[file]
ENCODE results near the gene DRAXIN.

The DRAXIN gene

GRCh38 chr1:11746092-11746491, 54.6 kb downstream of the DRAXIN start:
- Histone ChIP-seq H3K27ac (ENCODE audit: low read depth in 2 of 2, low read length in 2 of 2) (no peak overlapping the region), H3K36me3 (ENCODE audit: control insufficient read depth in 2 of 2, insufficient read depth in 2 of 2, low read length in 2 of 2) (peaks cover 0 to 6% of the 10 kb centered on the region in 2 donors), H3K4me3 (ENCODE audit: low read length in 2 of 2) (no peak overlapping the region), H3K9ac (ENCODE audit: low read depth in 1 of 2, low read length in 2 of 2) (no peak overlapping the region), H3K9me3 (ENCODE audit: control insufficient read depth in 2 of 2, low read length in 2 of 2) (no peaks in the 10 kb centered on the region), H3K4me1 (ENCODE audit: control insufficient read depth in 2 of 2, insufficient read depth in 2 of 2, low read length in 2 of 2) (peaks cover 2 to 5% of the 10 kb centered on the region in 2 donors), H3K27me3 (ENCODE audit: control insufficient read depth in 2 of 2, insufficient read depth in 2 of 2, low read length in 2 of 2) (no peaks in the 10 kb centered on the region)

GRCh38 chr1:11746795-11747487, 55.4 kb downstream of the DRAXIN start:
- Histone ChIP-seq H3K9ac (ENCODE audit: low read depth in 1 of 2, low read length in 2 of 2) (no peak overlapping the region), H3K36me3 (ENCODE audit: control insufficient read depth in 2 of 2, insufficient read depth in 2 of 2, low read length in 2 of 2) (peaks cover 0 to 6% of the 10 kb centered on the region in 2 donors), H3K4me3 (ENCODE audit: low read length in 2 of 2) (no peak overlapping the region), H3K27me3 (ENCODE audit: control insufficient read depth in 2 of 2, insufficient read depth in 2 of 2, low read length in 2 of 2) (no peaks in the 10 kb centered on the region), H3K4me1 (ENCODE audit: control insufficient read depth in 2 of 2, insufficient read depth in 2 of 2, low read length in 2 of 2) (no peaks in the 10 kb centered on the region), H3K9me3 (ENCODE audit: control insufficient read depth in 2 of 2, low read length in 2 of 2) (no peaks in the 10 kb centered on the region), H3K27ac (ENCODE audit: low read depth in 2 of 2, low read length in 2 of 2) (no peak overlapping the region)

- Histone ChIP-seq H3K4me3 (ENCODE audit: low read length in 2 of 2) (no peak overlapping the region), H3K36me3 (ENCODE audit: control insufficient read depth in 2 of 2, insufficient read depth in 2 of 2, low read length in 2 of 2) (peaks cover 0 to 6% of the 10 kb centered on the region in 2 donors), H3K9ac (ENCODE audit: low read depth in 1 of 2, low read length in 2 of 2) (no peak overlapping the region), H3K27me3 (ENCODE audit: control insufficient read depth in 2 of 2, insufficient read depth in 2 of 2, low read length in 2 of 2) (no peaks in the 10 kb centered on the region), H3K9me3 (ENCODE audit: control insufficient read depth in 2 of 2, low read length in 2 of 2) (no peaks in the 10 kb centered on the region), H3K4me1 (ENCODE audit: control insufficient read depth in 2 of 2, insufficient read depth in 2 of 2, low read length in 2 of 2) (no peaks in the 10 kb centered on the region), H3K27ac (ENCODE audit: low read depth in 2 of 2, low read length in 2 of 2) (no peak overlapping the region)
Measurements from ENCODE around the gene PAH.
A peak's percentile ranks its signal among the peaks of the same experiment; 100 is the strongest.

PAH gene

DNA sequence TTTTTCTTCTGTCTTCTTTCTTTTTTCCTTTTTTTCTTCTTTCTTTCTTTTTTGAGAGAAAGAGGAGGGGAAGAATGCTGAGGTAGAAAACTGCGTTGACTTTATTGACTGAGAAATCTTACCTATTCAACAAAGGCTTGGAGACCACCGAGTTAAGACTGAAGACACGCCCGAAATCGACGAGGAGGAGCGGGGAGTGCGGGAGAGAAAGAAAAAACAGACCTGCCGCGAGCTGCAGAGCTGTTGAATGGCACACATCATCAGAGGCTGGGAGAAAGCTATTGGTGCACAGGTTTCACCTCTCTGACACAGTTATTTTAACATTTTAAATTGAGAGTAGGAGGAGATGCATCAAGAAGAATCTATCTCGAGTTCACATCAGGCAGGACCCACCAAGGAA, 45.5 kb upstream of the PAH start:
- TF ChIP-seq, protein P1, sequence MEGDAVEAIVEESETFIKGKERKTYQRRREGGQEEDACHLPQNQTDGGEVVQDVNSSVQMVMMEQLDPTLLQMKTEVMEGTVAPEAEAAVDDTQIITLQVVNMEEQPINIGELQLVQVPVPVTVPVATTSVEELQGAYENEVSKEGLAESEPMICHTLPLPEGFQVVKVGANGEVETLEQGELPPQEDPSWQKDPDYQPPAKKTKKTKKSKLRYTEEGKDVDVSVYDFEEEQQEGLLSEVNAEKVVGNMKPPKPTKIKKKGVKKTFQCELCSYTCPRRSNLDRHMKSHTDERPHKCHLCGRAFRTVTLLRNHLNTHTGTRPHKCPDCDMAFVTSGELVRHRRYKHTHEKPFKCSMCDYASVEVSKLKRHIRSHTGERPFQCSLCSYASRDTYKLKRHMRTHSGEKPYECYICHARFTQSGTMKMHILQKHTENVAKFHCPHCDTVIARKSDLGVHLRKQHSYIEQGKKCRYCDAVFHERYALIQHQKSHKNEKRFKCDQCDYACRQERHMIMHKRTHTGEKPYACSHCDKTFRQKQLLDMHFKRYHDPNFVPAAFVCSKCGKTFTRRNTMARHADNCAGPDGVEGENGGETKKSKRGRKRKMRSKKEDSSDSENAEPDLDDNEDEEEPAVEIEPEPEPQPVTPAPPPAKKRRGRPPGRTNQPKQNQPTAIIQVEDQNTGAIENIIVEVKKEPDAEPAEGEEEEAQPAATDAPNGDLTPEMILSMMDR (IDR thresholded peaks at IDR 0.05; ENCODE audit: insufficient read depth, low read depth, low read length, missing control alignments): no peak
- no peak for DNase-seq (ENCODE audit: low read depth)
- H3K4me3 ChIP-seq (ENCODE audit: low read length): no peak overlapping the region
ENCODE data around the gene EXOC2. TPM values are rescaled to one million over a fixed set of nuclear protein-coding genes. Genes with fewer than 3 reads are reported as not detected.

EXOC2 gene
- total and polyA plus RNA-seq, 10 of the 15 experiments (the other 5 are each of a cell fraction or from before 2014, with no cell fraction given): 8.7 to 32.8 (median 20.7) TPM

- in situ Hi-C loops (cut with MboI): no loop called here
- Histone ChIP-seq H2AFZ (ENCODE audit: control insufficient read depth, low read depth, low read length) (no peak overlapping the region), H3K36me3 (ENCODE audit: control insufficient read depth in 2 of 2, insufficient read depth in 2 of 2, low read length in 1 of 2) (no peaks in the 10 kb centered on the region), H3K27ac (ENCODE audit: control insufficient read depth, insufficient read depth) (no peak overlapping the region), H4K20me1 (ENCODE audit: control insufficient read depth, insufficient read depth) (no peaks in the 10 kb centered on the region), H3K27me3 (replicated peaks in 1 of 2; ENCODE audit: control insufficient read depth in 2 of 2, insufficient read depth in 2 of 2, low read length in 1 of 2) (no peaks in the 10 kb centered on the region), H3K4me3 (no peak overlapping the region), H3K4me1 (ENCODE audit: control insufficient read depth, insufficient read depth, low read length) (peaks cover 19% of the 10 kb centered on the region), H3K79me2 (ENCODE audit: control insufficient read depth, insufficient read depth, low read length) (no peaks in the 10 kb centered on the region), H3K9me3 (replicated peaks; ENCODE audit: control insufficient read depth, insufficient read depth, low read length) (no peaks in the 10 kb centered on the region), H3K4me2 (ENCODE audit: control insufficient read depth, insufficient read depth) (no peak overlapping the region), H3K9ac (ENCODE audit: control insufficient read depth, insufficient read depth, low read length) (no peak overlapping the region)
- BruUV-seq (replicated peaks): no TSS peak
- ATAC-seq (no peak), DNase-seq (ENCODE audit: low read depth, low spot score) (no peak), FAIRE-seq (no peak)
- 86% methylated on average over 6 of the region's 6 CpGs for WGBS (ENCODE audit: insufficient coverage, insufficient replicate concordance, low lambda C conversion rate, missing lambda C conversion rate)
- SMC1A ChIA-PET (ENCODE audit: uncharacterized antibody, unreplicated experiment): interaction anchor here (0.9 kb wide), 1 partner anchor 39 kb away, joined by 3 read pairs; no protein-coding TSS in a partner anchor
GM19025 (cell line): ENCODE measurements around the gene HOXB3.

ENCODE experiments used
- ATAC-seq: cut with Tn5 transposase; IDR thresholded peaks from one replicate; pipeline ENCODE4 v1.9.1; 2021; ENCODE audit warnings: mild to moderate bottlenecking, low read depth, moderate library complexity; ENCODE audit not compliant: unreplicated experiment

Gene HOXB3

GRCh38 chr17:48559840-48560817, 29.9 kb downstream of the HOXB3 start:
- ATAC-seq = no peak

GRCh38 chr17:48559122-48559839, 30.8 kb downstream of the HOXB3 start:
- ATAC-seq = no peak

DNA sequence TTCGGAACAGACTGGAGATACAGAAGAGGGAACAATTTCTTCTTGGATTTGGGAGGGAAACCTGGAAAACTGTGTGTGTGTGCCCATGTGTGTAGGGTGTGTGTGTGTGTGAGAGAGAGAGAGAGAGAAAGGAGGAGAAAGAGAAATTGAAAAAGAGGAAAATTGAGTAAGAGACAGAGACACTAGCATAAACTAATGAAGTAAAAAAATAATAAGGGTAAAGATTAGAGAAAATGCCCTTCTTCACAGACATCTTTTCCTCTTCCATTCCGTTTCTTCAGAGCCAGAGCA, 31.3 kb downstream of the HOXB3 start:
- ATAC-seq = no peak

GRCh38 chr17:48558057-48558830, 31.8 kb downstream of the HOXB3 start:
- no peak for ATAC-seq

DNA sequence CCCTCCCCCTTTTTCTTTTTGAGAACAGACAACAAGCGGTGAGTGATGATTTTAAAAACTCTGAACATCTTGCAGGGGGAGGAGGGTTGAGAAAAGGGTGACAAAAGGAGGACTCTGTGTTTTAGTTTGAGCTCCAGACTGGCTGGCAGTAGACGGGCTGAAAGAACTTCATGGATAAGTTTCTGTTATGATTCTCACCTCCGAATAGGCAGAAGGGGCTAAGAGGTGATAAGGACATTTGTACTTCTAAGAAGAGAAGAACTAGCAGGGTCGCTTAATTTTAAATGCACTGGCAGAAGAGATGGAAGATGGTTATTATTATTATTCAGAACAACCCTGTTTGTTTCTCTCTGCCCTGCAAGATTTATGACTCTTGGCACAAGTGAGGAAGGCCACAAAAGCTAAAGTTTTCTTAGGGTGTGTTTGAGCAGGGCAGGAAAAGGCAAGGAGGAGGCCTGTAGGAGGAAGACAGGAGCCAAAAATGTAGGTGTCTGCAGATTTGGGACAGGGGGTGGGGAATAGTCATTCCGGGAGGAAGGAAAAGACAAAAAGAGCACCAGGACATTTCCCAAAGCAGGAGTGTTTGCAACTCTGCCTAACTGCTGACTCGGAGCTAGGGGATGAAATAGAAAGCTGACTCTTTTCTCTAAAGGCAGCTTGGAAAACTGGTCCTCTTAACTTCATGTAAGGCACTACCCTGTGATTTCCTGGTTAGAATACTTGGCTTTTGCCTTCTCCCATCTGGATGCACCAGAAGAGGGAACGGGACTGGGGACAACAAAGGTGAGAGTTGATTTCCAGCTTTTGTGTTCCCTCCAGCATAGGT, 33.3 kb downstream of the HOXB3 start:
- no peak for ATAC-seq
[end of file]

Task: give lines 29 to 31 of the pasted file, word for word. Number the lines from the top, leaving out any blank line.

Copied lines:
- ATAC-seq = no peak

GRCh38 chr17:48559122-48559839, 30.8 kb downstream of the HOXB3 start:
- ATAC-seq = no peak